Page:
Ask Better Questions, Get Better Results (Day 20 of 30 Days of Getting Results)



“There are no right answers to wrong questions.”–Ursula K. Le Guin

Your Outcome:  Learn how to ask “cutting” questions to instantly start helping you improve your results.  By asking key questions, you can cut through the fog or cut to the chase and figure out what really counts.

Welcome to day 20 of 30 Days of Getting Results, based on my book, Getting Results the Agile Way.  In day 19, we learned to ask the question, “Who are you doing it for?” to help us get clarity on why we are doing what we’re doing and whether it is really valued and who actually values it.  This also helps us map the value better, whether it’s for ourselves or for somebody else.  Today, we build on this approach of asking questions, to improve our results.

Asking cutting questions helps you improve your ability to work on the right things, with the right energy, at the right time, the right way … for YOUR BEST RESULTS.

Asking better questions is an ongoing process.  The one who gains the most is you.  Your ability to improve the questions you ask yourself will improve the quality of your life in all areas.

Why Ask Questions
Asking the right questions can help you balance, focus, make better decisions, and prioritize more effectively.    Let’s elaborate on that:

  • Asking the right questions leads us to better answers.  If we think of thinking as a process of asking and answering questions, then to get better answers, we have to ask better questions.  Think about that.  Whether it’s your own self-talk or in a meeting, how powerful is it to ask the right question?
  • Asking questions changes your focus.  You can change your focus by changing your question, and this allows you to quickly switch perspectives or get a new lens on things.  For example, by asking yourself “What’s right in your life?” you get a very different result than asking, “What’s wrong with your life?”  Some people never ask themselves what’s right in their life, and they lose appreciation for what they’ve got, and they blow the bad things out of proportion.
  • Direct your self-talk more effectively.    Change your questions and you change your game.  Rather than “tell” yourself to do things, you can ask more effective questions to get more resourceful.  For example, “How might I solve this” or “What’s a good approach?” or “Who else shares this problem that I can learn from?”  You can also get unstuck by switching gears from “Why” to “How” questions.  For example, rather than ask, “Why does this always happen to me?”, ask yourself either, “What are you going to do about it?” or “How will you avoid this in the future?”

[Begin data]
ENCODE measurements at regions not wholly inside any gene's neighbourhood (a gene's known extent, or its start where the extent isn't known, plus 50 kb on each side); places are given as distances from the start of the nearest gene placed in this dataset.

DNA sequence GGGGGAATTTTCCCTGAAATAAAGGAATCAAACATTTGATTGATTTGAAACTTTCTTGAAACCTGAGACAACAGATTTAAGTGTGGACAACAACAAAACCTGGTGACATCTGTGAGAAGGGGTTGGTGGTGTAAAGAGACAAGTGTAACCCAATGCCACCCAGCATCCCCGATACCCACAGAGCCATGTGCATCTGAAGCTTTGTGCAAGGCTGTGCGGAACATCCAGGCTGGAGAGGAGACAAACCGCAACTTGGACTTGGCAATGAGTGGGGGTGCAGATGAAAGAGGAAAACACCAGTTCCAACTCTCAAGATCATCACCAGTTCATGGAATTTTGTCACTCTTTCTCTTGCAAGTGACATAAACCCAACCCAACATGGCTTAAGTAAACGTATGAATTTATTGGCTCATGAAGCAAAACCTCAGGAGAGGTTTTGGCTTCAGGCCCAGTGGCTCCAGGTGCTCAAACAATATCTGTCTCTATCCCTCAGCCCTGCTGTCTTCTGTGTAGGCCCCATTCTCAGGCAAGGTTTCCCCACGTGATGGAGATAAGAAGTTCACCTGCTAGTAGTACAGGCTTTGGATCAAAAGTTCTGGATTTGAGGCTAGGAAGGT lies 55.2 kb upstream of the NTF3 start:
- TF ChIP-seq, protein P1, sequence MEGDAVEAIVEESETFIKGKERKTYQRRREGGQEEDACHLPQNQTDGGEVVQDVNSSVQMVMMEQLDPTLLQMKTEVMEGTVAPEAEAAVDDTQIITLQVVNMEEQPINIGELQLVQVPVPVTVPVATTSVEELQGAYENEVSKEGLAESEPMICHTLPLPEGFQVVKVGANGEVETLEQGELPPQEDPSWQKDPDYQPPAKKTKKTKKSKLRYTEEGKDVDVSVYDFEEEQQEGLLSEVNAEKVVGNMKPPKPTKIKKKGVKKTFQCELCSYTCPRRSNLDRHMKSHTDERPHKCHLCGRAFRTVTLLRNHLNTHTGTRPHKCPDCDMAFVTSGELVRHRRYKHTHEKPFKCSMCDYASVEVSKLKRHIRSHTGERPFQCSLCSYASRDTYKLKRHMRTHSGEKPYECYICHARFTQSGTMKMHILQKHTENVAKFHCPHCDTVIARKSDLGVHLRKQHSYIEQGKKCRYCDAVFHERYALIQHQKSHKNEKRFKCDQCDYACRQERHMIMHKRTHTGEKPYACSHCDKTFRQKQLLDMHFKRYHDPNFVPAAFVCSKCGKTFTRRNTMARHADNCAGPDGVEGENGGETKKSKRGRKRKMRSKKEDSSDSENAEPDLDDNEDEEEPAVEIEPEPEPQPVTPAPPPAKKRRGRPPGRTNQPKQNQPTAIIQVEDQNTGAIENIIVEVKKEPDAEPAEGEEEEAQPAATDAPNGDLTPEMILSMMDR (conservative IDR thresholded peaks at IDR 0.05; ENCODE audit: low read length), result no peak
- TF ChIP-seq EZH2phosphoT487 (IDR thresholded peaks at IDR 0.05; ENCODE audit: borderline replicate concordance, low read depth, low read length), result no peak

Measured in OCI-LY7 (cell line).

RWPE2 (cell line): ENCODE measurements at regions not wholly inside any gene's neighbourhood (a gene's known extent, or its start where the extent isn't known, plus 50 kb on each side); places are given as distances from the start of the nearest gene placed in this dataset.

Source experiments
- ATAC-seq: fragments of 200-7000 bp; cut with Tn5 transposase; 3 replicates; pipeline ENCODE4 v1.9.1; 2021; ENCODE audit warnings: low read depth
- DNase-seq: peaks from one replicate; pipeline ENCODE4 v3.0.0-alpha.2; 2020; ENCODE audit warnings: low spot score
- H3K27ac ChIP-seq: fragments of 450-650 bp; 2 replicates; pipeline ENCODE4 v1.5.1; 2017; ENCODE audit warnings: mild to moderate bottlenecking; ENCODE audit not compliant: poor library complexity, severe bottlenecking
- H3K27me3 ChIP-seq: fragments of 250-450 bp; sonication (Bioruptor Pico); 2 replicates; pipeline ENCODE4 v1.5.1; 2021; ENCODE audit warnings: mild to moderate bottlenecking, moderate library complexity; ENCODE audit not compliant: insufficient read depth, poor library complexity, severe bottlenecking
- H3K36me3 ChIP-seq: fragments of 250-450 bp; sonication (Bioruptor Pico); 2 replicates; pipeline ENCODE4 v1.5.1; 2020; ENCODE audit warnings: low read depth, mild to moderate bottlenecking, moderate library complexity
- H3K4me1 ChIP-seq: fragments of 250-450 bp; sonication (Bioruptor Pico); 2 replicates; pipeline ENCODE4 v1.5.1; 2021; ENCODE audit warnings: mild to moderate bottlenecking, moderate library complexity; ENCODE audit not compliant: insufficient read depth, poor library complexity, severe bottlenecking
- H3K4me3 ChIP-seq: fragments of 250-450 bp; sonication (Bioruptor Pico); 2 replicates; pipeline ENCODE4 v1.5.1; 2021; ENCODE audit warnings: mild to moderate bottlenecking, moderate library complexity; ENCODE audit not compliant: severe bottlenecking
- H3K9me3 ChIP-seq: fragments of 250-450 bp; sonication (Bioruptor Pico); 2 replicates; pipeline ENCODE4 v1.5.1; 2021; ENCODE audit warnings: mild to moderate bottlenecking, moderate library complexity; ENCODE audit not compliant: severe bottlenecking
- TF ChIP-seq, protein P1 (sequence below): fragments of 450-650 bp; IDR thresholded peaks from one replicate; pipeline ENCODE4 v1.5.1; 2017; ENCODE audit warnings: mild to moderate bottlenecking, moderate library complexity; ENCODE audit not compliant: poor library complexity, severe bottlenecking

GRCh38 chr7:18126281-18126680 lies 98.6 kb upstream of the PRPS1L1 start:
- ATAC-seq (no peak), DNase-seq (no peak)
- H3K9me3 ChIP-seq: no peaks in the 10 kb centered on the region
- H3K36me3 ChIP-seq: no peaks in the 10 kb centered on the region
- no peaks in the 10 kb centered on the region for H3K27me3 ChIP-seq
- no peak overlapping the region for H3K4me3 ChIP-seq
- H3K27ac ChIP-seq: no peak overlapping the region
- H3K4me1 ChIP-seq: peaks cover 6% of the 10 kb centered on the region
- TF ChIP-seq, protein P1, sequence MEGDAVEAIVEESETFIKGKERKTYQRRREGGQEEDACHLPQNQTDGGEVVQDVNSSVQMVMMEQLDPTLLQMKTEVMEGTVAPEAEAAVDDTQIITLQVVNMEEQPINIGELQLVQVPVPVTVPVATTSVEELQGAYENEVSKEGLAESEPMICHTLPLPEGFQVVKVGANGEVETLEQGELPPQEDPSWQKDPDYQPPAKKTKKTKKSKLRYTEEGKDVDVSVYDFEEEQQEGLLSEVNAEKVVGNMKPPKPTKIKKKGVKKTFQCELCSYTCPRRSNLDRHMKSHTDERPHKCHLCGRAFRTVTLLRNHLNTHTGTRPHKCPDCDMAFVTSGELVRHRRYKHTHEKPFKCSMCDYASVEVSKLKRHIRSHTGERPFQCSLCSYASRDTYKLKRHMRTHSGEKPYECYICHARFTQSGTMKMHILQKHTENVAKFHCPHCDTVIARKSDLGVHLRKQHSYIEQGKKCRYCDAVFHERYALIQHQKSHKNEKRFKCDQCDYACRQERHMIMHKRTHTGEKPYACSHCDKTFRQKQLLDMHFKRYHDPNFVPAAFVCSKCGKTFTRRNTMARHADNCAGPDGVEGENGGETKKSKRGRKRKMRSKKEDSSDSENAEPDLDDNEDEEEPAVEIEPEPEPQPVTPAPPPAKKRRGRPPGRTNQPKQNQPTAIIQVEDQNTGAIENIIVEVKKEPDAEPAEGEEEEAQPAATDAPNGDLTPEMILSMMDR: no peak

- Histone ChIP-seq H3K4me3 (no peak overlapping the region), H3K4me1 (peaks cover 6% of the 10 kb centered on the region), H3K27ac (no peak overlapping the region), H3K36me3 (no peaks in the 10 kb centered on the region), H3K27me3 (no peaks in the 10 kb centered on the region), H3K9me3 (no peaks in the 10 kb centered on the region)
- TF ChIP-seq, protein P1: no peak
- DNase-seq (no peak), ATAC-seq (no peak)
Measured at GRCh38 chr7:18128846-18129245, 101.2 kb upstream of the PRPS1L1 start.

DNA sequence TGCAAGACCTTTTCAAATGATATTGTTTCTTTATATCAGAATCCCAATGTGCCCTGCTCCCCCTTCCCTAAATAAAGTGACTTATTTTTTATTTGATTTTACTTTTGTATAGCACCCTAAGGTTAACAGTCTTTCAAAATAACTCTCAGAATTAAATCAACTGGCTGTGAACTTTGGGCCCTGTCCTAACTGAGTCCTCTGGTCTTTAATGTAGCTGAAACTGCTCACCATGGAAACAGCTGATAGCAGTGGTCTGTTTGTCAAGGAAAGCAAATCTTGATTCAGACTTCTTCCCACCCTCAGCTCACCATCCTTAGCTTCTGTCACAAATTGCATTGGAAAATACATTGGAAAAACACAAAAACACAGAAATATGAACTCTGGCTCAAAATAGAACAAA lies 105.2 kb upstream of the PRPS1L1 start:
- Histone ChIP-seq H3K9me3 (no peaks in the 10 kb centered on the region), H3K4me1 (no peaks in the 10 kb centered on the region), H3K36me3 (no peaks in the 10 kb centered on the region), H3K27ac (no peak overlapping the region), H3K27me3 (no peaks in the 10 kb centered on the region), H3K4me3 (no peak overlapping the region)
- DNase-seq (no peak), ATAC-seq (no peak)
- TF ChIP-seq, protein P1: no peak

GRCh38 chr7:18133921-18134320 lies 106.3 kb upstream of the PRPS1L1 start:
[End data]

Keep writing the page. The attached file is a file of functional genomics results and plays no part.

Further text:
• Asking questions creates opportunity.   If you want more conflict in your life, simply make more statements.  Statements create conflict.  Somebody can always argue with a statement.  You can even argue with yourself.  Switching to questions, opens up exploration.
  • Questions create “ah-has.” When you ask questions, you can actually create emotional connections as you have your insight and “ah-ha” moments.  These emotional links are more powerful than just raw information.

As you can see, there are lots of reasons why improving your questions can improve your everyday experience in a very practical way.

Quotes About Questions
Here are some of my favorite quotes about the value of asking good questions:

  1. “A child can ask questions that a wise man cannot answer.”—Unknown
  2. A prudent question is one-half of wisdom.” – Francis Bacon
  3. “An answer is always a form of death.”—John Fowles
  4. “It is not every question that deserves an answer.” — Publilius Syrus
  5. “No question is so difficult to answer as that to which the answer is obvious.” — Karl Otto von Schonhausen Bismarck
  6. “Quality questions create a quality life. Successful people ask better questions, and as a result, they get better answers.” — Anthony Robbins
  7. “Questions are never indiscreet. Answers sometimes are.” – Publilius Syrus
  8. “The man who questions opinion is wise; the man who quarrels with fact is a fool.”–Frank A Garbutt
  9. “The only questions that really matter are the ones you ask yourself.” –Ursula K. LeGuin
  10. “The uncreative mind can spot wrong answers, but it takes a very creative mind to spot wrong questions.” —Antony Jay
  11. “We learn more by looking for the answer to a question and not finding it than we do from learning the answer itself.”—Lloyd Alexander
  12. “When we have arrived at the question, the answer is already near.”–Ralph Waldo Emerson
  13. “You can tell whether a man is clever by his answers. You can tell whether a man is wise by his questions”.—Naguib Mahfouz

Questions for Improving Your Results
Here is a table of questions you can draw from to help you improve your results:

Category Questions
  • Are the right people working on the right things?
  • What’s the right thing to do?
  • What’s the best play for this scenario?
  • Does your container limit or support you?
  • What’s the next best thing to do?
  • Next steps?
  • What are the actions?
  • What’s the simplest thing you can do now?
  • Is your current action moving your forwards or backwards?
Efficiency and Effectiveness
  • What are you optimizing?
  • Is it effective?
  • Are you going faster AND in the right direction?
Goals and Objectives
  • What do you want to accomplish?
  • What are the tests for success?
  • Are these really your goals or someone else’s?
  • Who can you learn from?
  • What are 3 examples to model from?
  • What are 3 things going well?
  • What are 3 things to improve?
  • Do you want to do it?